Dyer, Mary Marshall, 1780-1867
- Existence: 1780 - 1867
Mary Marshall Dyer (1780–1867), was a voice for the largely forgotten anti-Shakerism sentiment in rural New Hampshire. In 1813 she joined the Shakers of Enfield, New Hampshire. Disappointed in her lack of a leadership role and frustrated by the constraints of Shaker life, Dyer left the community in 1815. Her husband, Joseph, remained, as did all five of the Dyer children. Mary Dyer accused the Shakers of alienating her from her children. Fearing for her children's safety and left without any means of financial support, she gave public talks and wrote tracts against the Shakers in an attempt to gain public, and legislative, support for her cause. Her principal writings included A Brief Statement of the Sufferings of Mary Dyer and A Portraiture of Shakerism in 1822. In 1819, she raised a mob to storm the Enfield Shaker Community to take her children back, but this effort failed. Joseph Dyer remained devoted to the community and criticized her in strong terms, responding in print to his wife's published accusations.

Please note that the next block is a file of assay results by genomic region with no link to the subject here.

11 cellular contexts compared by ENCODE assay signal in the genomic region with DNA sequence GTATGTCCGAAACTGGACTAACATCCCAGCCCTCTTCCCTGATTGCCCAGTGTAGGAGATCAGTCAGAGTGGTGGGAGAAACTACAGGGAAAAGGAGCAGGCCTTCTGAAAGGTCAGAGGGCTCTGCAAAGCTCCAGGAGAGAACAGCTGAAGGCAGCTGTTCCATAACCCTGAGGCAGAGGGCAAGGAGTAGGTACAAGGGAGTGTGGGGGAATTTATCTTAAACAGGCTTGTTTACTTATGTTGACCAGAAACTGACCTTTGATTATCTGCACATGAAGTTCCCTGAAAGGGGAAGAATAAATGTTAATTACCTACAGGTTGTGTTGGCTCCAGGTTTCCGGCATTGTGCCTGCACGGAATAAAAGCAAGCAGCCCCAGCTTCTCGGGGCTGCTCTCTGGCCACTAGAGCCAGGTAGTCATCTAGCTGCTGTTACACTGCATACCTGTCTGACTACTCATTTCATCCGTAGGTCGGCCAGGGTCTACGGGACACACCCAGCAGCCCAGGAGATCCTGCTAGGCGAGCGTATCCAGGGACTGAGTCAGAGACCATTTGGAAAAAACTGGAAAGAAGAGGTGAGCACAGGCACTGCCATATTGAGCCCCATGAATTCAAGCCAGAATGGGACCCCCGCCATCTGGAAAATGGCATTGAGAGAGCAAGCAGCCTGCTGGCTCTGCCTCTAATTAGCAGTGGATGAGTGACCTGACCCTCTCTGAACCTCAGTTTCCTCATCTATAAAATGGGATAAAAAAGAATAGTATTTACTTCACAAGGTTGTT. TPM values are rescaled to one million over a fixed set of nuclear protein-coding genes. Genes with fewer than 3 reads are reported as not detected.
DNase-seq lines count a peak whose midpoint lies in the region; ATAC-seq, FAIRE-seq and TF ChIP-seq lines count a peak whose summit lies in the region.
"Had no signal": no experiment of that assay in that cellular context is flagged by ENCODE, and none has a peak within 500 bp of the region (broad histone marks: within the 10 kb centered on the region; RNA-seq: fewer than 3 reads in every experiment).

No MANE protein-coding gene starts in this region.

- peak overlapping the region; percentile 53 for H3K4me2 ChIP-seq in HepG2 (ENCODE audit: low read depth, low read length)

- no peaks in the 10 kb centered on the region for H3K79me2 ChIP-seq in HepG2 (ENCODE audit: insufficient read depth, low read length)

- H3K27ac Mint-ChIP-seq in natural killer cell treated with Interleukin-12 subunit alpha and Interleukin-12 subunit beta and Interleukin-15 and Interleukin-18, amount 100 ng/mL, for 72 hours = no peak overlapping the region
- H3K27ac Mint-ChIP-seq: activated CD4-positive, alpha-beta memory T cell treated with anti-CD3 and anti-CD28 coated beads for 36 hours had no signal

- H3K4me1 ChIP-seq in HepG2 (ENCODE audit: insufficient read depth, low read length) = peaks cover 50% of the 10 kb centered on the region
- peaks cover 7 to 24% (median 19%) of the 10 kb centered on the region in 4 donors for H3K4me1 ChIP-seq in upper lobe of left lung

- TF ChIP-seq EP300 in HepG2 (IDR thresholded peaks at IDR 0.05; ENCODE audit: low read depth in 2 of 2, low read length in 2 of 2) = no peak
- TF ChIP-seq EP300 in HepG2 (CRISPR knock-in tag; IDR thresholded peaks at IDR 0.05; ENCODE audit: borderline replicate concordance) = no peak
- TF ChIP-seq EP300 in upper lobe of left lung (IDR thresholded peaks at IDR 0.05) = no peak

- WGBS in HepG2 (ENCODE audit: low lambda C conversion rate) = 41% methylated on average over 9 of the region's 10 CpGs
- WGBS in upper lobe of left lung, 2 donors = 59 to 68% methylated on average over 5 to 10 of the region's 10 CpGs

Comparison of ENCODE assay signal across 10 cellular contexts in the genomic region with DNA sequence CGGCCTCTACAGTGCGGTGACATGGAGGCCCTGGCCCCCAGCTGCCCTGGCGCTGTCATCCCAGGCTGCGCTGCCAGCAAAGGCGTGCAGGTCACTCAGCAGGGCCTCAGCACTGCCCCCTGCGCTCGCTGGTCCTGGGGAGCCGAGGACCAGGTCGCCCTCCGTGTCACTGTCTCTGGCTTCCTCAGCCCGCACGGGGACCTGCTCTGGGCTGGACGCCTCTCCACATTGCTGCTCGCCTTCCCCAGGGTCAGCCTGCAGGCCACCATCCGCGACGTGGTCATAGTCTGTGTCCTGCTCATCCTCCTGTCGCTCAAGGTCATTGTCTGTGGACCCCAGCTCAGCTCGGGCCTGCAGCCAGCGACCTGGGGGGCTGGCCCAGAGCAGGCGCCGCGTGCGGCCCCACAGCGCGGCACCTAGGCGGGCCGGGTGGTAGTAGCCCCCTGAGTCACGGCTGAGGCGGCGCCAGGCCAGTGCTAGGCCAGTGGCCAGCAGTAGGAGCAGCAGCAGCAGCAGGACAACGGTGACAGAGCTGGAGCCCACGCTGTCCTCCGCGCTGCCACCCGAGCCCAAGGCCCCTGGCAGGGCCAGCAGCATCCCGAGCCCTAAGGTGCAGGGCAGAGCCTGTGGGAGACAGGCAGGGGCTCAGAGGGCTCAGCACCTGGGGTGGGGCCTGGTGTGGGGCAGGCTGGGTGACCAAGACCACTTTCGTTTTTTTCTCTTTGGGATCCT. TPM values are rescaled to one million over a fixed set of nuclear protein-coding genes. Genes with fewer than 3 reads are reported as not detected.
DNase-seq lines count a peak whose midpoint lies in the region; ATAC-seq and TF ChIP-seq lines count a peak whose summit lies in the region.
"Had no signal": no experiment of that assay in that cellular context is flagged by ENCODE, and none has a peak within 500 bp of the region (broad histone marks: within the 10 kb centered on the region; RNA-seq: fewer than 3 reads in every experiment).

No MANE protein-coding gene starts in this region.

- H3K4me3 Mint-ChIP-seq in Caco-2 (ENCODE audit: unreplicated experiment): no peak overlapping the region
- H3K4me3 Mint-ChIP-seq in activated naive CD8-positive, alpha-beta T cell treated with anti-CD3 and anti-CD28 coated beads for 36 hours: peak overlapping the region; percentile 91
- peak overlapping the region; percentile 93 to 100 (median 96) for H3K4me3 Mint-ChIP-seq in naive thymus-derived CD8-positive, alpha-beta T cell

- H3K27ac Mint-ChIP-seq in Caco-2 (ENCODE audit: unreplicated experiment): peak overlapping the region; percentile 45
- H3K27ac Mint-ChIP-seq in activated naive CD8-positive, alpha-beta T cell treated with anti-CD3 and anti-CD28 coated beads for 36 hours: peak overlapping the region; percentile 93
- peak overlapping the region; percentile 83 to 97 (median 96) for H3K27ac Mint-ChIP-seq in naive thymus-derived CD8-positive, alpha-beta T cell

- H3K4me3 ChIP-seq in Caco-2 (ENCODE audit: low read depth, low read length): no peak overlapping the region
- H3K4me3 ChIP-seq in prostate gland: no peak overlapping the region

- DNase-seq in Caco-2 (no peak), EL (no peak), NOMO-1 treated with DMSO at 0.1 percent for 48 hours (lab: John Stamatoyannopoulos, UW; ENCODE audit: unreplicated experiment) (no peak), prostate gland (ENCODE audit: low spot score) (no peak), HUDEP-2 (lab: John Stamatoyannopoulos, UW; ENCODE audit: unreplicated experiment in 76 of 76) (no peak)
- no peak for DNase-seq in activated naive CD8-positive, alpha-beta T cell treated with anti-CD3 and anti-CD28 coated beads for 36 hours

Found in 1 Collection or Record:
Identifier: Mss 819490.1
Overview In English.